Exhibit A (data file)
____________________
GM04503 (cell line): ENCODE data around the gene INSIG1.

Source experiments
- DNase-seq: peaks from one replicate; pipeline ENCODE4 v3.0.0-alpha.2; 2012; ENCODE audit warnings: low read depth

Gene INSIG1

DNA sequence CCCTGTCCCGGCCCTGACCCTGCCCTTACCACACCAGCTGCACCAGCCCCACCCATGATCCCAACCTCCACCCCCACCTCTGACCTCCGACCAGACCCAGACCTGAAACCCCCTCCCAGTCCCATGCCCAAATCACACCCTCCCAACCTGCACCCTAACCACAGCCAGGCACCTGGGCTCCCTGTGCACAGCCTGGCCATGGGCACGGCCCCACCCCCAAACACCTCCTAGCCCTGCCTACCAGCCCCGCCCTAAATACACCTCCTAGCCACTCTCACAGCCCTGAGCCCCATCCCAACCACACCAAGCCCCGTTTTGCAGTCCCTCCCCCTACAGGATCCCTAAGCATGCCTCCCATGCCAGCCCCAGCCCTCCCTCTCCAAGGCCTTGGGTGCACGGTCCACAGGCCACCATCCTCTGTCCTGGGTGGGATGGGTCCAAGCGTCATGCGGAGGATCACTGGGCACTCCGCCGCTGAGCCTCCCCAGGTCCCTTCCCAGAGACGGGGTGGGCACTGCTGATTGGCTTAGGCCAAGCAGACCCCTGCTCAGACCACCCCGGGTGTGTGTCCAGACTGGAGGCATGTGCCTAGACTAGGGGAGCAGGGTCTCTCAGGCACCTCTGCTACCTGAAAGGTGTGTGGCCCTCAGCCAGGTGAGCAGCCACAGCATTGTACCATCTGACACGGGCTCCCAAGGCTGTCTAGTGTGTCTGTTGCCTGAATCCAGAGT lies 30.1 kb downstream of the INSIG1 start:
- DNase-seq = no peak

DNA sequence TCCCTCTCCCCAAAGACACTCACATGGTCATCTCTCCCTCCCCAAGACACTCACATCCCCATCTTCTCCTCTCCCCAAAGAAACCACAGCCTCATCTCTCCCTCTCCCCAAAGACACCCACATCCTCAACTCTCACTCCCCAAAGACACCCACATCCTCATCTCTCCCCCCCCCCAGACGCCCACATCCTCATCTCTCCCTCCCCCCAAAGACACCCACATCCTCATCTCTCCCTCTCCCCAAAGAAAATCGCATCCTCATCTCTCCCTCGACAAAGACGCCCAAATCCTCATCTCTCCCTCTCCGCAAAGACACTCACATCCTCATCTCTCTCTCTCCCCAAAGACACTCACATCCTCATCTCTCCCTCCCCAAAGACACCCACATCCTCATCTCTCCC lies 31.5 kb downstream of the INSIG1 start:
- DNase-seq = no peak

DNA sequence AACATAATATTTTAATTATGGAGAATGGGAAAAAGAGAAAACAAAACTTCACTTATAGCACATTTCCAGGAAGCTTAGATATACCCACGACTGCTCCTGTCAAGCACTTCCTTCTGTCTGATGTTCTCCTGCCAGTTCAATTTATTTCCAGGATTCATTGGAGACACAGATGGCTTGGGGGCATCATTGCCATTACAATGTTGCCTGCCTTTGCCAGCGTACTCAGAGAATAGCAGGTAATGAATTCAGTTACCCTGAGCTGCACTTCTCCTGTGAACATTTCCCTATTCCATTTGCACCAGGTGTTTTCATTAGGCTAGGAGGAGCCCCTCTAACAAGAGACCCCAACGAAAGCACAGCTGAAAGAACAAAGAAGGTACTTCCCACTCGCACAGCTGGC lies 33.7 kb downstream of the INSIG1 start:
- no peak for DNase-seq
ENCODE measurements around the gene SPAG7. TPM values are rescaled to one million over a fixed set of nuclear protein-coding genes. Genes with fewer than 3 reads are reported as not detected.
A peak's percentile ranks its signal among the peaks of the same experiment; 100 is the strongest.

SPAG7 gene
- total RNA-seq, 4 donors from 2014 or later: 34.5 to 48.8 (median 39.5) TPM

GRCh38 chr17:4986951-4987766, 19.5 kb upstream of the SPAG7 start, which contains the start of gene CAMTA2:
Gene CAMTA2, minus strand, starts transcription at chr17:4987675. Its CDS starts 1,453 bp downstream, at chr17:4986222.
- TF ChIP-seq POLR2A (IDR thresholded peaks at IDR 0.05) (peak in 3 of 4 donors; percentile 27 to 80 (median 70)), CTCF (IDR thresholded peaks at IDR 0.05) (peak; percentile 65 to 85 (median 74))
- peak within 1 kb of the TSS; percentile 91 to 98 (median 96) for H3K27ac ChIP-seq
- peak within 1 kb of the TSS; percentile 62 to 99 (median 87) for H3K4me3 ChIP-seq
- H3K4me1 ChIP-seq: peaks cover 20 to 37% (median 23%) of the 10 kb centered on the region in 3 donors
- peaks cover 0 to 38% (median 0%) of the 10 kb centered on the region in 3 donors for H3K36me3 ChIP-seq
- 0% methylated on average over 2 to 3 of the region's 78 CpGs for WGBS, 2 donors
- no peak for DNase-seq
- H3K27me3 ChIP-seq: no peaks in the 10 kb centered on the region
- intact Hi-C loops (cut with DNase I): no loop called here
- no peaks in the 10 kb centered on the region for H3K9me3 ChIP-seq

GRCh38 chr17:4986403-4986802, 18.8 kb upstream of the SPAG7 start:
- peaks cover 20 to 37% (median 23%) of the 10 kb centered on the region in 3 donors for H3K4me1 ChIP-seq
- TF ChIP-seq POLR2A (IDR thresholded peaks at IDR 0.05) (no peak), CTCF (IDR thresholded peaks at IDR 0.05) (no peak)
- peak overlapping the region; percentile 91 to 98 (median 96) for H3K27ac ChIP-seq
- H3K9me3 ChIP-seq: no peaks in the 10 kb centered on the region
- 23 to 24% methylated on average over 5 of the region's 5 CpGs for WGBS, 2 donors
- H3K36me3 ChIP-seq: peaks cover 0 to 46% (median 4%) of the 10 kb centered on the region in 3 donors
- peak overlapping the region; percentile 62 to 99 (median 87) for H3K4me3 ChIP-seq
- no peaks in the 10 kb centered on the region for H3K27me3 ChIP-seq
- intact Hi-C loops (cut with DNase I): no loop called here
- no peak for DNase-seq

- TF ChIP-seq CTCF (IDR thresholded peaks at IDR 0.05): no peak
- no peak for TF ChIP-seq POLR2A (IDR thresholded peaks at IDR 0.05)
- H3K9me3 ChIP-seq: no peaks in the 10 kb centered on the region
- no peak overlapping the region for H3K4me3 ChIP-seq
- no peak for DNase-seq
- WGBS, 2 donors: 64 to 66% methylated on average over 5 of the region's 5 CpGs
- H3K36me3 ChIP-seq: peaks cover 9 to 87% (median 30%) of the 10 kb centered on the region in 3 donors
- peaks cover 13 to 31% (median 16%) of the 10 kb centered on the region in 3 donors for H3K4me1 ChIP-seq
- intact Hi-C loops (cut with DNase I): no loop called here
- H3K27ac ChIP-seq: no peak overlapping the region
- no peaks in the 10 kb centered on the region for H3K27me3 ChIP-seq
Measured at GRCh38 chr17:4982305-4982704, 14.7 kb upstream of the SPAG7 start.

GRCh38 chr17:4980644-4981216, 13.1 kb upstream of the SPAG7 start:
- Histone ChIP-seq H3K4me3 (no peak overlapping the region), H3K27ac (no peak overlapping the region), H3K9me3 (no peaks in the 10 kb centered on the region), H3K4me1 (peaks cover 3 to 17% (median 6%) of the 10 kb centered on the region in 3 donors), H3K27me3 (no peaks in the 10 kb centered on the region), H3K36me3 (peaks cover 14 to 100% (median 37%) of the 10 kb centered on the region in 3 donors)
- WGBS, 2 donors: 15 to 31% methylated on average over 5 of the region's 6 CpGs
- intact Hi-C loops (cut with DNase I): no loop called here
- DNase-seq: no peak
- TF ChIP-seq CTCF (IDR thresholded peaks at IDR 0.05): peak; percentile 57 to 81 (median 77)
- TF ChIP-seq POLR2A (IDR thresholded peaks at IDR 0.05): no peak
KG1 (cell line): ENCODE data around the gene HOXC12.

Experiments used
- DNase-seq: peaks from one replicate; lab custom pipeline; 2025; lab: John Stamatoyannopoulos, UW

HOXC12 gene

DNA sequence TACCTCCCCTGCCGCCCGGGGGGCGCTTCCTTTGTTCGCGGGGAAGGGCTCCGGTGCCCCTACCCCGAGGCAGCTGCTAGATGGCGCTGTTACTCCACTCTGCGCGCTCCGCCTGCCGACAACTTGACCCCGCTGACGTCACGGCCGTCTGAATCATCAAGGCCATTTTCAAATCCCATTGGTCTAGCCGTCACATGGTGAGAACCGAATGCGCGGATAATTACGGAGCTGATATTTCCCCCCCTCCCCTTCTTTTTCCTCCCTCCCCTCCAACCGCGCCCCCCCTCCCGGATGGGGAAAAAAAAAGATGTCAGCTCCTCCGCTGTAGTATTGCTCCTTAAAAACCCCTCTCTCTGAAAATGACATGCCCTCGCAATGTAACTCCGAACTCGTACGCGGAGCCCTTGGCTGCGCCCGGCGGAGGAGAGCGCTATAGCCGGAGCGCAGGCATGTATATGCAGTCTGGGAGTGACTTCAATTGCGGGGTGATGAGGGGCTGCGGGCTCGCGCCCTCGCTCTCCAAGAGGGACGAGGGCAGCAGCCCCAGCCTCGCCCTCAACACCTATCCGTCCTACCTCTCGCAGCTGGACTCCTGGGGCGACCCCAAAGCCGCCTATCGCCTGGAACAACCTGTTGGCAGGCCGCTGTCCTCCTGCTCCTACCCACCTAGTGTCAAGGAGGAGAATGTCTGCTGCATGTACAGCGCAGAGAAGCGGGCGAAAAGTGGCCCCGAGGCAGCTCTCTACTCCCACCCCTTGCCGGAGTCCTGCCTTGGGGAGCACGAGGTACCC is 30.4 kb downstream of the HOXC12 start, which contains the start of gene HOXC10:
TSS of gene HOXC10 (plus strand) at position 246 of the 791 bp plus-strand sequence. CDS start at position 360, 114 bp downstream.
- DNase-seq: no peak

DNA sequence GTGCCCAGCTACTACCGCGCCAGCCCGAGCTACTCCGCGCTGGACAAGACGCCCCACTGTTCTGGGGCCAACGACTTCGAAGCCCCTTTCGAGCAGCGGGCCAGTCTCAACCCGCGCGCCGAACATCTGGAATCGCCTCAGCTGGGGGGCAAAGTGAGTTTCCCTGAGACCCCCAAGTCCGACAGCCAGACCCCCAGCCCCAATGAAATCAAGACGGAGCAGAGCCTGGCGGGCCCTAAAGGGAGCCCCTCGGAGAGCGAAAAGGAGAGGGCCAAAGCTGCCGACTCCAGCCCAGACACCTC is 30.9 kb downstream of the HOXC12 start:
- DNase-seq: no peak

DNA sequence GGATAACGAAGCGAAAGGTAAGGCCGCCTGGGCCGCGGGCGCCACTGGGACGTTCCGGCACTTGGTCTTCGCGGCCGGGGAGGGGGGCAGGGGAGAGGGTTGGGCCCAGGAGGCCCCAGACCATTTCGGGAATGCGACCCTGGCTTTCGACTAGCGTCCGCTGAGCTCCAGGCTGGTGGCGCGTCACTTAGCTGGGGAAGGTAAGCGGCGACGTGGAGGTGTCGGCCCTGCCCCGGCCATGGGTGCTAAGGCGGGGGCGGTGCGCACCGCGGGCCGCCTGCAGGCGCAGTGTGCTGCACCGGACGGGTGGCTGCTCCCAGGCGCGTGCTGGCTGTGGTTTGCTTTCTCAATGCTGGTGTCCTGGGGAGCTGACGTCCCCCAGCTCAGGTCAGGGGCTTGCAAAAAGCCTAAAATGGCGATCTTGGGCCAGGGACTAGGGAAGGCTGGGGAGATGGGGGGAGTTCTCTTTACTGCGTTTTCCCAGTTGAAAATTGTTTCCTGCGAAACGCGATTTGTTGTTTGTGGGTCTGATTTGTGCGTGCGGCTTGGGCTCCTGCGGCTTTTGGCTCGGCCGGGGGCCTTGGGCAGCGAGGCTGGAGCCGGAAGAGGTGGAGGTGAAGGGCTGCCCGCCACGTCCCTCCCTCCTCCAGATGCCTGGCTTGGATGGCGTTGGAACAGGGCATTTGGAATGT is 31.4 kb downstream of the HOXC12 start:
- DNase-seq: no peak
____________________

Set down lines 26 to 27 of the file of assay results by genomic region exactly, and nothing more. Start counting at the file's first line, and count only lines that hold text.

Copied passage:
- no peaks in the 10 kb centered on the region for H3K9me3 ChIP-seq

GRCh38 chr17:4986403-4986802, 18.8 kb upstream of the SPAG7 start: